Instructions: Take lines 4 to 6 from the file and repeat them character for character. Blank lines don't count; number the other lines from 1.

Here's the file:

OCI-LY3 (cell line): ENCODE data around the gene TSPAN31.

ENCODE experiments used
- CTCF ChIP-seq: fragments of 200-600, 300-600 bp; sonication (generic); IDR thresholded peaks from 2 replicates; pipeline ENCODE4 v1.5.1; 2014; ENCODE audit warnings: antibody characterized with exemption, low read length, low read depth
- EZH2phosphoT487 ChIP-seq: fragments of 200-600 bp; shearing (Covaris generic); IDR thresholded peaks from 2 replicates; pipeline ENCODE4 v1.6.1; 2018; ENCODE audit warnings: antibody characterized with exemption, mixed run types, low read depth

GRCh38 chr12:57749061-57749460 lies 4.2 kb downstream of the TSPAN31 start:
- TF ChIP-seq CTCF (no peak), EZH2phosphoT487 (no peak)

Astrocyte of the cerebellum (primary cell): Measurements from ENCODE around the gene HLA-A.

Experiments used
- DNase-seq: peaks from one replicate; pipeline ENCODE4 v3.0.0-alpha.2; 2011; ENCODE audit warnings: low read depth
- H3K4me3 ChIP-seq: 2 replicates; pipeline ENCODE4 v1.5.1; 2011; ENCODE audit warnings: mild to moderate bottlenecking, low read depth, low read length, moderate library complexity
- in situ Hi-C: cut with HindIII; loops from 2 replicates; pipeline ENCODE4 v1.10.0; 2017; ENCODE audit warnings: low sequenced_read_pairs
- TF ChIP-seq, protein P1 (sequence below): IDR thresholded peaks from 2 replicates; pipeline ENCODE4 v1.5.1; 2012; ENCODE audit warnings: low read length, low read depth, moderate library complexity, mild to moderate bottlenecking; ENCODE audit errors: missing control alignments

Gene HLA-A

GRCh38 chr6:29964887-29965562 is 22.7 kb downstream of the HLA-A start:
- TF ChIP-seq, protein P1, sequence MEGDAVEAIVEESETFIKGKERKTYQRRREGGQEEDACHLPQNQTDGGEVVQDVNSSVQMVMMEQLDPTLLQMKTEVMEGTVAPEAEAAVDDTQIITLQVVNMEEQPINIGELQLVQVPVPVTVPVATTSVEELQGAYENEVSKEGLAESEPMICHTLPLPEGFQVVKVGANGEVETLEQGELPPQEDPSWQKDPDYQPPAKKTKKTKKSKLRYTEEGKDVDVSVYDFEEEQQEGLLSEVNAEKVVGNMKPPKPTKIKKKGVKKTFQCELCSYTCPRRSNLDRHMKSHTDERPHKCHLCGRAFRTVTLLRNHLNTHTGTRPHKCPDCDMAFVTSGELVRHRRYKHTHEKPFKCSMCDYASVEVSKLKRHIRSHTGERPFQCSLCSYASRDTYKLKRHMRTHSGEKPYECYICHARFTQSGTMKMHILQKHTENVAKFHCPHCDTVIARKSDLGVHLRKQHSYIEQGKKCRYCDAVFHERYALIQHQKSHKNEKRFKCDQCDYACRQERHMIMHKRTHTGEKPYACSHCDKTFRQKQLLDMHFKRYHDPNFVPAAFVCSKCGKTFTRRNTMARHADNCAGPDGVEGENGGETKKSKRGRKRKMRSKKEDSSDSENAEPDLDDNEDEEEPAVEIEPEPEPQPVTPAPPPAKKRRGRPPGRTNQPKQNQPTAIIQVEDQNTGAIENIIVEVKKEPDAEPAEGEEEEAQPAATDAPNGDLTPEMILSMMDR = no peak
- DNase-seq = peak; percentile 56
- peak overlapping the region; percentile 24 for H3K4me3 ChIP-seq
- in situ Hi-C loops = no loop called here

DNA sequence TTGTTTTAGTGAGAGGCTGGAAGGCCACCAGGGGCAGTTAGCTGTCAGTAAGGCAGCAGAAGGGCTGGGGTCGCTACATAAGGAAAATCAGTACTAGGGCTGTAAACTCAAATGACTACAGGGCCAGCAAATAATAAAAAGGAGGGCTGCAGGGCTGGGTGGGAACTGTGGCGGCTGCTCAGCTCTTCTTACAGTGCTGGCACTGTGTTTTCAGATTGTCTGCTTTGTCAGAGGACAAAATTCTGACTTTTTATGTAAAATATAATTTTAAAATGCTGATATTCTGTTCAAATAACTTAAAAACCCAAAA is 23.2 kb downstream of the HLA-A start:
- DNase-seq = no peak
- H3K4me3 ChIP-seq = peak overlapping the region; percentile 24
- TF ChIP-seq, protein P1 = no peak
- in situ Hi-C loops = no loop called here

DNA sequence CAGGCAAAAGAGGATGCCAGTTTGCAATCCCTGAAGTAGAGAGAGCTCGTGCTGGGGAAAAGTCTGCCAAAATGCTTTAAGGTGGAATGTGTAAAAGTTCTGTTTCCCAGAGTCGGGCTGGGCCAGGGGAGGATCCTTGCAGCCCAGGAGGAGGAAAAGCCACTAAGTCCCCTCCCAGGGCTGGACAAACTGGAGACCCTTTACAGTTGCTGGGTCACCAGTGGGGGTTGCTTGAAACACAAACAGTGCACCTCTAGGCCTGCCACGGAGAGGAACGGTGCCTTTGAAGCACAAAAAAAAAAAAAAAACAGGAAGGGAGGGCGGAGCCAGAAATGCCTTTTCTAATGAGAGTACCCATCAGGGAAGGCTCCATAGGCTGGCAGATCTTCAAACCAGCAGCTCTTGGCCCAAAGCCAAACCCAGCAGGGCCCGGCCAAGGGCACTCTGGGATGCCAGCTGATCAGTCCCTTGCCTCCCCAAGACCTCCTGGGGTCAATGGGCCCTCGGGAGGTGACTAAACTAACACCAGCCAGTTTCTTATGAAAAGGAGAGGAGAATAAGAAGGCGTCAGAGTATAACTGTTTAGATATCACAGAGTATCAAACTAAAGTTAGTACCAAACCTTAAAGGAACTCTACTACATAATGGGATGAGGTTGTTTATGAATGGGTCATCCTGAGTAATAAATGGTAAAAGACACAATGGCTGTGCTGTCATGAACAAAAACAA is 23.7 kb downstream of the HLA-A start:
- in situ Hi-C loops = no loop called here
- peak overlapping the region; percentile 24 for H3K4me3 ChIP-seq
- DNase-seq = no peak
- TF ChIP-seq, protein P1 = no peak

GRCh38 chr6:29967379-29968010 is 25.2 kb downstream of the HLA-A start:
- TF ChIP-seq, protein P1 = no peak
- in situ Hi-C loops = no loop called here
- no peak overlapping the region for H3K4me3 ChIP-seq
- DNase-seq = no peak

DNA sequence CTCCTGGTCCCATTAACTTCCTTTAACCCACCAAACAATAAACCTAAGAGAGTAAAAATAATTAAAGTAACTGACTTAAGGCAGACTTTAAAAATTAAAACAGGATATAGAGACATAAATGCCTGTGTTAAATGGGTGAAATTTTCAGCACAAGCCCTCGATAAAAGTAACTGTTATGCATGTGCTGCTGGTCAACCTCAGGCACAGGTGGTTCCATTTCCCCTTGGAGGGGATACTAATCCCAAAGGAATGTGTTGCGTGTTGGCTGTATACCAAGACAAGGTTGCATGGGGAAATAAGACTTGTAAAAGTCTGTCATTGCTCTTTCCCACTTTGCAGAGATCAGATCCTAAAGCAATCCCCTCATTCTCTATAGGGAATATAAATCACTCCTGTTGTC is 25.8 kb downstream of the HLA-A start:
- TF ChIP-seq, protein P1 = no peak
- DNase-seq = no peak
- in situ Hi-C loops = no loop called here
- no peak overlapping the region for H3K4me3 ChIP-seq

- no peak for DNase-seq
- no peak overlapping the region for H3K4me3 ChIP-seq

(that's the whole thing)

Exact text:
- EZH2phosphoT487 ChIP-seq: fragments of 200-600 bp; shearing (Covaris generic); IDR thresholded peaks from 2 replicates; pipeline ENCODE4 v1.6.1; 2018; ENCODE audit warnings: antibody characterized with exemption, mixed run types, low read depth

GRCh38 chr12:57749061-57749460 lies 4.2 kb downstream of the TSPAN31 start:
- TF ChIP-seq CTCF (no peak), EZH2phosphoT487 (no peak)